Many professions are governed by a code of ethics, including Chinese medicine. Early in our education, we learn about ethics and how relevant they are to every-day practice. Because of this education, we know what is expected of us in our patient relationships, and we understand the legal boundaries of our practice.
The NCCAOM general code of ethics says that we collectively agree to respect the rights, privacy and dignity of our patients, and that we will always maintain confidentiality and professional boundaries; only treating what we are competent to treat, and staying within our scope of practice.
We recognize our patients as full agents and participants in their own healthcare decisions. And thus, make sure to document our treatments and outcomes appropriately, and regularly update our patients on their progress. When we accept and treat patients, we do so in a non-discriminatory way, staying committed to the highest quality of care.
We know to look for red-flags and refer out when appropriate or necessary. We continuously expand our knowledge through additional education and training, and support the growth of our medicine (NCCAOM).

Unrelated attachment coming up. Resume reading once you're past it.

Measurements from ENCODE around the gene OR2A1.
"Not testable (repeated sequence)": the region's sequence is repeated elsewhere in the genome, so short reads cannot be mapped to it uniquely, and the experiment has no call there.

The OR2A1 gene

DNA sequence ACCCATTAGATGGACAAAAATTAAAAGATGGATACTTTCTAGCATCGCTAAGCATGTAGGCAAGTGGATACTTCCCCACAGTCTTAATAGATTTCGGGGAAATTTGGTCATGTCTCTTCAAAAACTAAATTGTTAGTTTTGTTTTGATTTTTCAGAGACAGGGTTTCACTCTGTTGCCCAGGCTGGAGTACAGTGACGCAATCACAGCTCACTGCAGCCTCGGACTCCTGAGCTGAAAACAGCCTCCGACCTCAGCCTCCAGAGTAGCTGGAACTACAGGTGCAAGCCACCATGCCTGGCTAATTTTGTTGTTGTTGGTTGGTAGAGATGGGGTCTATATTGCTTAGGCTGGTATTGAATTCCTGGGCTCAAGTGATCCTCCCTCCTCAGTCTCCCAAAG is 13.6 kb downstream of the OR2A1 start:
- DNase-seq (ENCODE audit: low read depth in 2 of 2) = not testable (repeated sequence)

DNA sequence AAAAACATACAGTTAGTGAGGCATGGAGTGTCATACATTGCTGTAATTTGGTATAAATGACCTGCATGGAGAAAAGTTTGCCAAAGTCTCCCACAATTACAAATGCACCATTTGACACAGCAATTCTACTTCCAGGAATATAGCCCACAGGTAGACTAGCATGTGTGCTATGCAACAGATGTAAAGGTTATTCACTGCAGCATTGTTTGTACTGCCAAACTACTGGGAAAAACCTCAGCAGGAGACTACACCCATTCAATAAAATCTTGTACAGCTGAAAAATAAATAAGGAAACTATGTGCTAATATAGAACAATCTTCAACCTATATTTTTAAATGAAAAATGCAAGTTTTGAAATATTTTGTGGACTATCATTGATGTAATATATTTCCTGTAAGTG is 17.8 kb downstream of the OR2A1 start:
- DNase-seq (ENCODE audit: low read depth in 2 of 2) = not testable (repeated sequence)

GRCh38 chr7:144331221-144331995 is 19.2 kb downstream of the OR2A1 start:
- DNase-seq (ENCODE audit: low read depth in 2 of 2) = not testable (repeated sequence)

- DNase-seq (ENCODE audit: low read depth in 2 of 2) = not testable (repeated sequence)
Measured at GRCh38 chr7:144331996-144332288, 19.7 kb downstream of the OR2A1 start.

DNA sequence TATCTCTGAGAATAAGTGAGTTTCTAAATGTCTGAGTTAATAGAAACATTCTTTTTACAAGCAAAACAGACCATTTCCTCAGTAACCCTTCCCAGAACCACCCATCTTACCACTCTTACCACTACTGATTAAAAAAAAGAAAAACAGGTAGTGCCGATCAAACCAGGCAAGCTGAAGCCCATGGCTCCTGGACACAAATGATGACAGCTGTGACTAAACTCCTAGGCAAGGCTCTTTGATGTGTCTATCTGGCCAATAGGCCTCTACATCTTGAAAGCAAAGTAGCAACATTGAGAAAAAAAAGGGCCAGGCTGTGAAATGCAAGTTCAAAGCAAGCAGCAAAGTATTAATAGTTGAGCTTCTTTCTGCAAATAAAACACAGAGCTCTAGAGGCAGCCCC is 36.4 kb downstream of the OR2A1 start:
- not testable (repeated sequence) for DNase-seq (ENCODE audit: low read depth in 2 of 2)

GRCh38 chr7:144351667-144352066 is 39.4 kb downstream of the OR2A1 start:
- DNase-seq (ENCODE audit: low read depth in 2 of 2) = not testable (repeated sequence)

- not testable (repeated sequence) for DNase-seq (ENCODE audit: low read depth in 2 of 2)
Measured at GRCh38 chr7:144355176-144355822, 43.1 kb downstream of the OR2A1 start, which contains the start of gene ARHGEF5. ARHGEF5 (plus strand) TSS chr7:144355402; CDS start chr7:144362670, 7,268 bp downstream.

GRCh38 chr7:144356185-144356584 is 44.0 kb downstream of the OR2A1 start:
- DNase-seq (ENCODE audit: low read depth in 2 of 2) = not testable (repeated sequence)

These general principles mostly relate to how we should behave as practitioners, but not as consumers or producers of research. What if you do some internet research for treatment strategies, how do you verify the quality of the research? How do you know what you can legally repost or share? What does it mean to be ethical in choosing your data sources? Do you know if the journal is real?
To believe research, we depend on honesty in the process. The data, the results, and the methods must all be clean. While we typically trust that we are not being deceived, it is not always the case. There are some common mistakes, like the incorrect reporting of trial design, but there are also more egregious situations, like predatory journals and peer review fraud.
Predatory journals tend to take advantage of people who are under immense pressure to be published. They may charge to publish the research, and never actually print a journal. Sometimes these journals can be difficult to identify, but they do share some common characteristics.
So, how do we identify them? There are existing international ethics and laws that have lead to the development of systems and tools to validate research, like institutional review boards or impact factors.
In Ethics and Law in Acupuncture and TCM Research, Jennifer Stone goes deeply into the relevant ethical considerations when dealing with research. Stone covers what to look for when reading, using, publishing, sharing, and/or doing research.
If you don’t know where to find the rules about posting research online, or the laws of bio-ethics, then check out Jennifer Stone’s, “Ethics in Acupuncture and TCM Research.